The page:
2020 Nuna PIPA RELX Base: You Can Relax While Installing Nuna’s New Base
One of the challenging things about testing car seats, and especially as a CPS technician who isn’t as active as many of my counterparts here, is that you don’t always catch when a car seat works differently in different vehicles. I always try to test each seat in as many cars as I have available, especially if I suspect that a seat will fit differently in other vehicles, but even then, I am bound to miss some. I literally chose my vehicle because it’s so car seat friendly; it never occurred to me that it would be a professional weakness.
One such case of this has been the Nuna PIPA. I adore the PIPA. I used the PIPA lite with my youngest child until I no longer could because I loved it so. I routinely recommend it to people who have the budget to support it. In my Honda Odyssey, the base installed effortlessly. I didn’t mind that the PIPA lite didn’t have a baseless install because installing the base was easier than a baseless install on any infant seat. It was hard to imagine that it could be any other way because for every car I installed it in, that was my experience.
But it wasn’t the experience for every user. Over the years, I’ve heard from a variety of technicians that in some cars, especially luxury vehicles, the PIPA base was a struggle to install. The rigid lower anchor connectors on the base didn’t quite reach the vehicle anchors, or they were at a weird angle, or they left a large gap. The load leg was too long for some low seats, and in others the seat belt tended to bunch in the lock off. Now these were not common phenomena. Most cars had an installation experience like mine, but for those who didn’t, it was pretty frustrating and certainly not how you want to start your car seat experience.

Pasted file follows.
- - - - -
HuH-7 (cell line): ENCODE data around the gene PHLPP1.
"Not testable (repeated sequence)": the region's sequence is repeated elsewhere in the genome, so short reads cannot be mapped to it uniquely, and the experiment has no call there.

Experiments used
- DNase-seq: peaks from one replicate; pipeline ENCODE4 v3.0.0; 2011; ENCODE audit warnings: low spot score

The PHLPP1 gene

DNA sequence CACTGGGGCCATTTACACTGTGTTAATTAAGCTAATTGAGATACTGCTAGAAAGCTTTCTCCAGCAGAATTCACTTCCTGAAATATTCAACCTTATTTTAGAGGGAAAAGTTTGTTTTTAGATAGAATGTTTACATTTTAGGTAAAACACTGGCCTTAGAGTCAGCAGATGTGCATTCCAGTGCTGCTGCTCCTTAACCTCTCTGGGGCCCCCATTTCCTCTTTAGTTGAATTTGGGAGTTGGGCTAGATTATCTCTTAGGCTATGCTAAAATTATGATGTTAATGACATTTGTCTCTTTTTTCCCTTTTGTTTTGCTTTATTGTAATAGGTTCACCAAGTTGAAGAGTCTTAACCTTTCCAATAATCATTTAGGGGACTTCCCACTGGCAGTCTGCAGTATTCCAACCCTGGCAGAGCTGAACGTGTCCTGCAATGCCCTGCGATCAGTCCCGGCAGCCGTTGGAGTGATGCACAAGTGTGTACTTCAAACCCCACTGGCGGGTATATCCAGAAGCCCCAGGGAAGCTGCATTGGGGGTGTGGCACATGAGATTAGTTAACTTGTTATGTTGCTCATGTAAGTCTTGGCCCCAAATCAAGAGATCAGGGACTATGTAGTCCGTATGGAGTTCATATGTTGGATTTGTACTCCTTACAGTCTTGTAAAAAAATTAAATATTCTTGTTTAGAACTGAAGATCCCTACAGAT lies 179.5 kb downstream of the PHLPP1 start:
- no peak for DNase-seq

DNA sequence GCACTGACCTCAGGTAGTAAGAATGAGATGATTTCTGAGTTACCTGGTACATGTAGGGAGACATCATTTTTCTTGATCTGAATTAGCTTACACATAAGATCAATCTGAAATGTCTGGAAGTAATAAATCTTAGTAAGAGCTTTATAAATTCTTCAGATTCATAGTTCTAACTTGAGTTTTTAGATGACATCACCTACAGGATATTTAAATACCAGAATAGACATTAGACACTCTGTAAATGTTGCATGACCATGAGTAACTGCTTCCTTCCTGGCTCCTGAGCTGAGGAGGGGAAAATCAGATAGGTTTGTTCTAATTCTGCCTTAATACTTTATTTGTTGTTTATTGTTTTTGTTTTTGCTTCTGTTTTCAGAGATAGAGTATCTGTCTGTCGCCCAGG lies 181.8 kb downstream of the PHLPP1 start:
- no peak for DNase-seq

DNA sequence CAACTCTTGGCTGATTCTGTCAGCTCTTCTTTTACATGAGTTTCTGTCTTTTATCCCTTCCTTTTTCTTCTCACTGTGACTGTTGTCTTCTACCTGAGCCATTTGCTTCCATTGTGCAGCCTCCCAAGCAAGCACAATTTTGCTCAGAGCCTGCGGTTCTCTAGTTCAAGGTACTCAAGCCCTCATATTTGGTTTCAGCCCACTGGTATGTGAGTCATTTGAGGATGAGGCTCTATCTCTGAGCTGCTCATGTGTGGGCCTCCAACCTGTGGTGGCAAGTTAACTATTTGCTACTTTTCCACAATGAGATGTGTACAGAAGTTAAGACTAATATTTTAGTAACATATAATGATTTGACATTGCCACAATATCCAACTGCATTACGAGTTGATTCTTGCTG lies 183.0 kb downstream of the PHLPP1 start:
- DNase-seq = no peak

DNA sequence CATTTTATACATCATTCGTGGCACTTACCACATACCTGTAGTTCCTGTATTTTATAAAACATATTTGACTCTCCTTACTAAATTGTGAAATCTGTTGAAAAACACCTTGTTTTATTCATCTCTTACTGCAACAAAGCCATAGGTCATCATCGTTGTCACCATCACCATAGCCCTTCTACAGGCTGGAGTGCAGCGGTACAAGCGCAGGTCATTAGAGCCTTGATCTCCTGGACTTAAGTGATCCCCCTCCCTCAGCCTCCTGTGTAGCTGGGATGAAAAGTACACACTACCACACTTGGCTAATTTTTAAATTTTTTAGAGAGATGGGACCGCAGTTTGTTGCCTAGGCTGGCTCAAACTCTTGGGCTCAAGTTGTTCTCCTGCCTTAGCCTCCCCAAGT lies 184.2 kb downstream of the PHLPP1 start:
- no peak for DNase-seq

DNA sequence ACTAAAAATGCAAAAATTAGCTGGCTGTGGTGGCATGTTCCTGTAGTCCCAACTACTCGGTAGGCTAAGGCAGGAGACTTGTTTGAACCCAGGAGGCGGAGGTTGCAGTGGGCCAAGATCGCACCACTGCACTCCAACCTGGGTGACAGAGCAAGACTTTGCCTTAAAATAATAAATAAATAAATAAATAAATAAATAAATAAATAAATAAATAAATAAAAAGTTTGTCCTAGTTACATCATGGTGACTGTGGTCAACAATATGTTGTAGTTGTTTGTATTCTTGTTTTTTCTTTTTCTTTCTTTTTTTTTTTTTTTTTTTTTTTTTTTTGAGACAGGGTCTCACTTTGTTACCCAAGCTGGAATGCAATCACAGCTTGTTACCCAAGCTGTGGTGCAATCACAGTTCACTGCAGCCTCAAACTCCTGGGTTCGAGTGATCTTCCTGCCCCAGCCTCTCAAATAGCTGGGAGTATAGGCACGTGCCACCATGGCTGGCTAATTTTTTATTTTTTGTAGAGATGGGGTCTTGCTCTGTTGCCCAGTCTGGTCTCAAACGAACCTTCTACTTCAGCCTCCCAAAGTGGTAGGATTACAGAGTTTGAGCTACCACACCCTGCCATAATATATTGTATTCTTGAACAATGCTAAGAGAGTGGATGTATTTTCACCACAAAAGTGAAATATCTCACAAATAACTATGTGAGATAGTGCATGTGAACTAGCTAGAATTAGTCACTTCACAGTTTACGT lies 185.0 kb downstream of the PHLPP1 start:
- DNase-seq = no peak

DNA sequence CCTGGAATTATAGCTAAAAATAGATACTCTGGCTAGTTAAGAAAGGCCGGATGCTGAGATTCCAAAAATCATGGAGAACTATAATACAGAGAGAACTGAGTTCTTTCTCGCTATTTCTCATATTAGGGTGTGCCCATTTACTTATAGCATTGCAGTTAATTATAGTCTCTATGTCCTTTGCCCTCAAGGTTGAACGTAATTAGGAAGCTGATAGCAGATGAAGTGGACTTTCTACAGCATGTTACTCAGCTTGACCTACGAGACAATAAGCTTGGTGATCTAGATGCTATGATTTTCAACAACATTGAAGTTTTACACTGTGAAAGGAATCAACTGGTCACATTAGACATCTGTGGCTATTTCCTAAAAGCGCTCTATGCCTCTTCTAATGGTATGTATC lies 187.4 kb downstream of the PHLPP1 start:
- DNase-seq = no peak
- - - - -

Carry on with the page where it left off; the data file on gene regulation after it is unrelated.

Thankfully Nuna listened. They listened to technicians and families, and they’ve been working for a long time to make a good product better. I got to see the prototype of the RELX base over a year ago, if that gives you any idea of how long Nuna has been perfecting this base, and the effort is met with great reward. The RELX base is a really, really great product. After playing with it for a few weeks, my biggest complaint is that my last baby is 2.5 and I’ll never get to use it.
Let’s dig in.
- Length: 23.75”
- Width: 13”
- Stability Leg Length: 17 positions from 8” to 18”
- Lower Anchor Positions: The lower anchors protrude 3.5”, 3”, 2.5” or 2” from the base.
- Weight: 18.5 pounds
The Anti-Rebound Panel
The first obvious, big change the moment you compare the RELX to the original PIPA base is the anti-rebound panel that has been added to the RELX. The back of the base where it contacts the vehicle seat is elevated, which should serve to prevent the seat from rebounding into the vehicle seat in a collision. This is a delightful safety addition; I couldn’t be more thrilled to see it added.
The Lower Anchors